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Thursday, November 06, 2008

Mark Steyn on Michael Crichton ...

Steyn assesses the legacy of just-deceased Crichton, who often wrote aboout just-over-the-cutting-edge science,
I like the way Crichton’s thriller brings us the usual low characters with the usual low motives – sleazy men with the hots for unfeasibly breasted babes. But, in doing so, he reminds you how easily we accept what would once have seemed downright creepy: cities full of women with concrete embonpoints that bear no relation to the rest of their bodies. As one character says, he knows they’re fake and they don’t feel right but it turns him on anyway. If you can accept, in effect, a technological transformation of something as central as sexual arousal, why would you have any scruples about what technology can do for the human body in far more peripheral areas? By the time an accused pederast is advised by his lawyers to claim his need for transgressive sexual encounters is due to his having the “novelty gene”, you begin to appreciate the horrors that lie ahead: for tactical advantage here and there, we’re likely to wind up surrendering strategically the essence of humanity. It is, in Crichton’s telling, both a thriller and a comedy of errors, a big grab-bag of ideas wrapped up in one kaleidoscopic whole. I wish more novelists meandering through fey limpid literary inconsequentialities would try books like this, but who knows? Maybe they lack the blockbuster gene.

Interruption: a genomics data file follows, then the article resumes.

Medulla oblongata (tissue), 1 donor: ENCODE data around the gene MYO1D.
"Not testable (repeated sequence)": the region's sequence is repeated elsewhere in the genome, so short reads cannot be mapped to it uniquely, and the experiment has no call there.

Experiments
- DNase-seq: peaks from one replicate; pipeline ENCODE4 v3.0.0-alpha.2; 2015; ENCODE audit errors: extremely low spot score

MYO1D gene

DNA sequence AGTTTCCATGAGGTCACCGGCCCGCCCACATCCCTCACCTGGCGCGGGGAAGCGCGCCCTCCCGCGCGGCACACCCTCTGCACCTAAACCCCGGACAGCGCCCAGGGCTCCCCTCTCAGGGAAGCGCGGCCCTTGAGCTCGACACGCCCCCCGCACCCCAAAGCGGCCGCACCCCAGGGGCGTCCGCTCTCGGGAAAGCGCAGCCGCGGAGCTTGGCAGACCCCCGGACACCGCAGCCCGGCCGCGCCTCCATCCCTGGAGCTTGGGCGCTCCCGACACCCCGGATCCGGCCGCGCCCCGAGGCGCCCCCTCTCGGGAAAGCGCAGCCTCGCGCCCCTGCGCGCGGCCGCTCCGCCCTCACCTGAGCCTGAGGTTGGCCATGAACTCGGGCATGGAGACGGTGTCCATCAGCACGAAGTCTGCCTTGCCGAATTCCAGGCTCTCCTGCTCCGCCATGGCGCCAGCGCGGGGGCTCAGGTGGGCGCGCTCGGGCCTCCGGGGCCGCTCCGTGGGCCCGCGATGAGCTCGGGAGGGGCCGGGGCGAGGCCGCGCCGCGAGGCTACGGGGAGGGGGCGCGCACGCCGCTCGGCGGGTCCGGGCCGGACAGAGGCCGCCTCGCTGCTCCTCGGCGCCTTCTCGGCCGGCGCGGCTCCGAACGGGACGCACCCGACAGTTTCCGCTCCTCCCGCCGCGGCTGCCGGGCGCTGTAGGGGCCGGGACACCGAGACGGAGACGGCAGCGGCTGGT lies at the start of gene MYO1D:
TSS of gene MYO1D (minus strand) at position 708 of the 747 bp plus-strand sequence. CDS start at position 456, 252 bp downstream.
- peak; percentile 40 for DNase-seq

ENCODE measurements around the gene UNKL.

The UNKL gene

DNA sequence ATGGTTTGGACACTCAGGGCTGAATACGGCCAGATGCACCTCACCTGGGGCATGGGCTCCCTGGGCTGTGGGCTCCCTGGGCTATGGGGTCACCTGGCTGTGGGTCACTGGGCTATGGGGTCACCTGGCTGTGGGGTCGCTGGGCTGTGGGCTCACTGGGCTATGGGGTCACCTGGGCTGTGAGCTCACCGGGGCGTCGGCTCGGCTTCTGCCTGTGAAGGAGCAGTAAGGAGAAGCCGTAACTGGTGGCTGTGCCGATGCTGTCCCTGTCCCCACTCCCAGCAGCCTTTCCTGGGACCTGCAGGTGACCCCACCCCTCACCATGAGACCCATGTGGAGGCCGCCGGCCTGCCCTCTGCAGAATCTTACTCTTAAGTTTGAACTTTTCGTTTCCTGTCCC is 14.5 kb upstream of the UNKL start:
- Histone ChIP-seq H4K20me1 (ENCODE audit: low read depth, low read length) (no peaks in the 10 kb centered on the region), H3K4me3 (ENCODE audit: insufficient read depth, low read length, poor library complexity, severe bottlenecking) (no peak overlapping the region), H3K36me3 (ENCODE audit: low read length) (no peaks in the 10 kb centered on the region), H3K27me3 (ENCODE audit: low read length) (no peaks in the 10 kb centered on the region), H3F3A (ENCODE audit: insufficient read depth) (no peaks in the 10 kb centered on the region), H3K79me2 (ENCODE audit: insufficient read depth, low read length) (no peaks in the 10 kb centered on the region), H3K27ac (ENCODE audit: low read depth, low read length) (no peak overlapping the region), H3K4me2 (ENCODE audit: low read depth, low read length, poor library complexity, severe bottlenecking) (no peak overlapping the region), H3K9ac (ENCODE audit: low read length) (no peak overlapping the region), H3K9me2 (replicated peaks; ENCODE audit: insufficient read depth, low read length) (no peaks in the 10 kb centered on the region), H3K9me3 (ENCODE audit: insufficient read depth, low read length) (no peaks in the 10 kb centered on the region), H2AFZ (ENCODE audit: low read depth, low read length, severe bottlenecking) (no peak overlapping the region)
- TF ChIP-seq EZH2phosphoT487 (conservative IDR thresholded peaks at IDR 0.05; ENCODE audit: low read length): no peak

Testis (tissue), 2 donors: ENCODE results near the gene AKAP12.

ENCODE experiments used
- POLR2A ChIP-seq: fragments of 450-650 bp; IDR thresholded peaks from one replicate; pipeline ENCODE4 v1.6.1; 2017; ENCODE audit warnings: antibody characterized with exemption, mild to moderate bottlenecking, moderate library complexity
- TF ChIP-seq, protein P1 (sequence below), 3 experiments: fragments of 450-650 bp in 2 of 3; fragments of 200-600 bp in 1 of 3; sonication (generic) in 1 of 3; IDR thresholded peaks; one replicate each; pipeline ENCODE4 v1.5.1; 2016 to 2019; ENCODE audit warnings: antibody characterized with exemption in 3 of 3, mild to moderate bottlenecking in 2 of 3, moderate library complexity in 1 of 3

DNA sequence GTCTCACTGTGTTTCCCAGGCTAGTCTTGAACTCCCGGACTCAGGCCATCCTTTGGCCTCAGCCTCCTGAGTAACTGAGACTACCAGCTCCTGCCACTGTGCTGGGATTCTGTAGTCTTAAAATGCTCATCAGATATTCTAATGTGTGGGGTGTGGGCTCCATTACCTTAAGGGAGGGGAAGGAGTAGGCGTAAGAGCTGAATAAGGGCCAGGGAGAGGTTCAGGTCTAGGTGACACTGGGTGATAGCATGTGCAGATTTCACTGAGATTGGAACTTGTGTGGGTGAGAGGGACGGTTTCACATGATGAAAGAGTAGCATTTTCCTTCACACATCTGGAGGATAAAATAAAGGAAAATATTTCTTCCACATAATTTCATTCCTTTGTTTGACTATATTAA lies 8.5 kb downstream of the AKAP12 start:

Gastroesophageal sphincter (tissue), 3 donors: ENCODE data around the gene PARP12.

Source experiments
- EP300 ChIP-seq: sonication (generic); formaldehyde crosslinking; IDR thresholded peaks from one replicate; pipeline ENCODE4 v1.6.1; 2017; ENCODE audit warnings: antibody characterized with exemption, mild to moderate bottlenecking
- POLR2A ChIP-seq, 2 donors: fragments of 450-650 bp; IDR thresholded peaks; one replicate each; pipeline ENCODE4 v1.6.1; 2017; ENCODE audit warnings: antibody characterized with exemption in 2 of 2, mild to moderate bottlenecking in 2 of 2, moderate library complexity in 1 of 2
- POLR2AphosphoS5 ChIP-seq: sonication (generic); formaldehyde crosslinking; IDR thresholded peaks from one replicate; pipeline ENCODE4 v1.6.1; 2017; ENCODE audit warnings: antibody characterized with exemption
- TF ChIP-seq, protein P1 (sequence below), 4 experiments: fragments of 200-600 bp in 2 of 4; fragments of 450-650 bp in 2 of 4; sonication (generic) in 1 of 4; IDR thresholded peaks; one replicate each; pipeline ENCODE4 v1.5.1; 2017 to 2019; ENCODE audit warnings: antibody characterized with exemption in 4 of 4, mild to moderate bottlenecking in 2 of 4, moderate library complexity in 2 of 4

Of course, when you get there, they're not horrors, they are just the latest development.

See also:

Novelist Michael Crichton: Science has nothing to do with consensus

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